It wasn't until 1938 that President Franklin D. Roosevelt gave it national park status, though the coastal strip wasn't added until 1953. Ahlstrom was allowed to live there until ill health forced him to leave in 1958; he died two years later.
Nothing disturbed the whisperings from these past times that rose like ghosts from graves as I stood on the edge of the Pacific, amid the giant ferns and soaring trees. The scene was as it always was and ever shall be: a completely wild piece of land and beach and sea.
The path dropped down to parallel the beach and wound through the waist-high grass past primitive campsites--firs spread like organic tents over bare patches of ground with crude circles of beach stones for fireplaces. Camping is allowed anywhere above the high-water line, but people seem to confine themselves to these few well-used spots.
We found a site on the flat area just before the three-foot drop-off to the beach. Driftwood logs formed benches around the fireplace, and the great bows of an evergreen helped shield us from the rain. While we were setting up our tent, a deer and her fawn unconcernedly walked by, pausing occasionally to nibble the grasses and glance at us. A raccoon lowered himself slowly down a nearby tree, his eyes transfixed on our activities as if checking out the supper menu.
We saw no bears, though I had a few pots and pans ready as noisemakers, as the ranger station had advised. We also had packed in a plastic bear- and raccoon-proof container in which to hang spare food. Ravens are another hazard. I set a small bag of lemon drops on a log, only to return moments later to watch three huge ravens fly up from the now-ravaged candy bag.
My sister, a hard-core camper, knows everything about minimalist, freeze-dried camp cooking. I'm a hedonist, so I'd offered to plan our meals and packed thick, garlic-studded steaks; baked potatoes wrapped in aluminum foil that only needed warming up on the coals; a chopped tomato, green pepper and onion salad that had been marinating all day in olive oil and lemon juice; and a bottle of dry (the only thing dry in our camp, I assure you) red wine. Her eyes widened.
The beach, though littered with driftwood, yields little firewood, as the driftwood here is entire trees, some with two- or three-foot diameters, ripped out of inland valleys by floodwaters and tossed and rolled in the ocean until only the nubs of branches are left on the smooth, bleached trunks. But we found enough for a fire and soon had one snapping away. And the wine breathing.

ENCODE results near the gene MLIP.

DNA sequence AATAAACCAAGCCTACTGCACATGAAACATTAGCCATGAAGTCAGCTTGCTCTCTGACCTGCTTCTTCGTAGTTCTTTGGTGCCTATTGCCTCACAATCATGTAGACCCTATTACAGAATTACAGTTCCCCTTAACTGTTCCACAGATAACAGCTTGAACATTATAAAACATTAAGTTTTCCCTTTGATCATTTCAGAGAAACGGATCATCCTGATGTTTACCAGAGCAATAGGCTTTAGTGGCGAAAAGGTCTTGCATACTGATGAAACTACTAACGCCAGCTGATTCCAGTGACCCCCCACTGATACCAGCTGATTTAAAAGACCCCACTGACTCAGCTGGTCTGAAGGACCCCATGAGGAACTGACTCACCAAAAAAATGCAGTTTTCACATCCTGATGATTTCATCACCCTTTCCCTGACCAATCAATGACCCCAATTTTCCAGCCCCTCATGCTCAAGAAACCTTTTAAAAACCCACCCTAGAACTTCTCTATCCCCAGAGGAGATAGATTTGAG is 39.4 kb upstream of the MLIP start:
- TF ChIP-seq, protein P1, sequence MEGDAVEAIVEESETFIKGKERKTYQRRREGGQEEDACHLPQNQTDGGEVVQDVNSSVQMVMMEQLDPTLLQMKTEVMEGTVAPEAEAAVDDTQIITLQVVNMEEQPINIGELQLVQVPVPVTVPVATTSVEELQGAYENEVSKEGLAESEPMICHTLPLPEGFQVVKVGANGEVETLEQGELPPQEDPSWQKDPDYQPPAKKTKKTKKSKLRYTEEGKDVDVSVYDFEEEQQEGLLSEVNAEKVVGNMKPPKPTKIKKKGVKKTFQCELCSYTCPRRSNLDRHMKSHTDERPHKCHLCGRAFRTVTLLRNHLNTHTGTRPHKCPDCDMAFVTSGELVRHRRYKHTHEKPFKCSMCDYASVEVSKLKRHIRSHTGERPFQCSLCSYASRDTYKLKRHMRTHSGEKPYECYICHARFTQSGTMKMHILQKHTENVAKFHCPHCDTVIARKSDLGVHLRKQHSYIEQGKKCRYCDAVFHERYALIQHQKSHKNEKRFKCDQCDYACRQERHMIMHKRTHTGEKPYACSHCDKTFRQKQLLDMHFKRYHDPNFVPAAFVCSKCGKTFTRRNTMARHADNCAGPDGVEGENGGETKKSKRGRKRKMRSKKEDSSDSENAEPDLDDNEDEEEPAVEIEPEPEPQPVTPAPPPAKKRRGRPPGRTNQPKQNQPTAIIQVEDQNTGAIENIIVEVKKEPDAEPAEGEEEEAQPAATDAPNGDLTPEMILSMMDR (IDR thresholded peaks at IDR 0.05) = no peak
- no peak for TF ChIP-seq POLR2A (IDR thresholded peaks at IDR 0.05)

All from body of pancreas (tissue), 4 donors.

The rain--some 100 inches of it falls here each year--ceased, and we ate supper watching a gray-smeared sunset fleck the sky above the waves and the islands and the sea stacks with pink and blue.
The next morning, we set off to explore a short, steep island offshore, but a sign at its base asked us not to trespass, as the island was sacred to the Makah, who still use it for ceremonial purposes. So we headed south down the beach toward the Wedding Rocks, a series of 53 petroglyphs estimated to be from prehistoric and historic times. En route, as the tide was out--tide tables and weather forecasts are posted at trail heads and in the ranger station and should be strictly heeded as one can easily get trapped by rising water--we lingered over tidal pools, one of the great pastimes out here.
The water was clear and shallow and filled with limpets, anemones, crabs, urchins, snails and chiton--everything you'd hope to find in a tidal pool, except perhaps a gold doubloon. Glass fish floats from Japanese nets occasionally wash up--a year's journey from their native waters--but not that day.
Three miles along the beach is Sand Point, where another three-mile path leads back to the ranger station, forming a nine-mile triangle of trails with the Cape Alava Trail.
The beach itself is a collage of rock, sand, tree trunks and seaweed, the latter ranging in color from kidney-bean brown and deep purple to kelly green and hot pink. A beachcomber's paradise--but not a swimmer's. Survival time in the 57-degree summer water without a wet suit is approximately 15 minutes.